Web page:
Metformin or antiandrogen in the treatment of hirsutism in polycystic ovary syndrome
Journal of Clinical Endocrinology & Metabolism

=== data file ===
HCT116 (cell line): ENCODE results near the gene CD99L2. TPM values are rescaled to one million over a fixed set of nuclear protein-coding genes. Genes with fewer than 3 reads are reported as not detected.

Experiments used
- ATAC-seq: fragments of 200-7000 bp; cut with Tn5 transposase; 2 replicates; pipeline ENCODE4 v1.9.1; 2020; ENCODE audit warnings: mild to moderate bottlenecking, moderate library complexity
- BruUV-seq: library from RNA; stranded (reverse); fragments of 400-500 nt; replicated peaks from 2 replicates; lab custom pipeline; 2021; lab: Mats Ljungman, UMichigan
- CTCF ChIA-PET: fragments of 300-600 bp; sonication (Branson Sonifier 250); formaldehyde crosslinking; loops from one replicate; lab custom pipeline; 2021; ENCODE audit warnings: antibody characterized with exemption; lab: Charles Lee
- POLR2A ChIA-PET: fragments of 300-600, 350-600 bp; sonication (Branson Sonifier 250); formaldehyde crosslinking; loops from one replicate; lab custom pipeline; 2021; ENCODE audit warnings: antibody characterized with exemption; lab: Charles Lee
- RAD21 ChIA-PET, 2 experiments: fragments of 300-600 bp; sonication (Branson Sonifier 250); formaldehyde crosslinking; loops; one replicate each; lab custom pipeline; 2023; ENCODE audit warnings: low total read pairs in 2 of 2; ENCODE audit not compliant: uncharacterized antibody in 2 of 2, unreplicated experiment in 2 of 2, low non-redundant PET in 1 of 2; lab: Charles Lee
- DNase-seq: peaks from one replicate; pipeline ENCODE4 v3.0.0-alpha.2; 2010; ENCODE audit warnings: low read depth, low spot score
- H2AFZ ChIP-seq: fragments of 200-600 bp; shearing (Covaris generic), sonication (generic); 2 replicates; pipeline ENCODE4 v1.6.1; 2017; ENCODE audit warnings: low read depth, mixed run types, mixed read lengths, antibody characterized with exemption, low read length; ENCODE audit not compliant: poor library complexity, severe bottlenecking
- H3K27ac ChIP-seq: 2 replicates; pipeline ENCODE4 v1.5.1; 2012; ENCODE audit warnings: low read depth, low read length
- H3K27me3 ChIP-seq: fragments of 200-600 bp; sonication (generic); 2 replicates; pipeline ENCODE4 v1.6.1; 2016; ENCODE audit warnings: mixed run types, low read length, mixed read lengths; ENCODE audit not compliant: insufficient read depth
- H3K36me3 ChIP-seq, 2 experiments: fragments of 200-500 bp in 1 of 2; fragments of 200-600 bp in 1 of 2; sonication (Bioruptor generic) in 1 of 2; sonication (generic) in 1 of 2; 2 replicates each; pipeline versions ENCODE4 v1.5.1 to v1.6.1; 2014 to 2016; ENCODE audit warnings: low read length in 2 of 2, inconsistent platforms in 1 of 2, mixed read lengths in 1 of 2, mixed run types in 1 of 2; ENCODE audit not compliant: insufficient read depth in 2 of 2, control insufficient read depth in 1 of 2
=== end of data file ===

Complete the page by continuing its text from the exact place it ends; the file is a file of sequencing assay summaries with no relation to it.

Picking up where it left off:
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Hirsutism is a common and distressing symptom frequently encountered in women with polycystic ovary syndrome (PCOS), who also show relative insulin resistance. The aim of this trial, in which hirsutism was the primary end point, was to compare the efficacy of the oral antihyperglycemic medication metformin with that of an established treatment, combined ethinyl estradiol and cyproterone acetate. Patients (n = 52) were randomized to receive either metformin (500 mg, three times daily) or Dianette (ethinyl estradiol, 35 micro g; cyproterone acetate, 2 mg) treatment for 12 months, with assessments before treatment, at 6 months, and at 12 months. Both objective and subjective methods of evaluating hirsutism were used, and in addition, patient perceptions were examined. The results show that metformin is potentially an effective treatment for moderate to severe hirsutism in women with PCOS. They also suggest that in some respects (Ferriman-Gallwey score and patient self-assessment), it is more efficacious than the standard treatment (Dianette). The objective evaluation of hair diameter reduction showed that both treatments were moderately effective at multiple anatomical sites. Dianette treatment was responsible for profound suppression of androgen activity, in contrast to metformin, which induced negligible change. However, metformin did reduce markers of insulin resistance. The data suggest that hirsutism may be effectively treated by reducing hyperinsulinemia.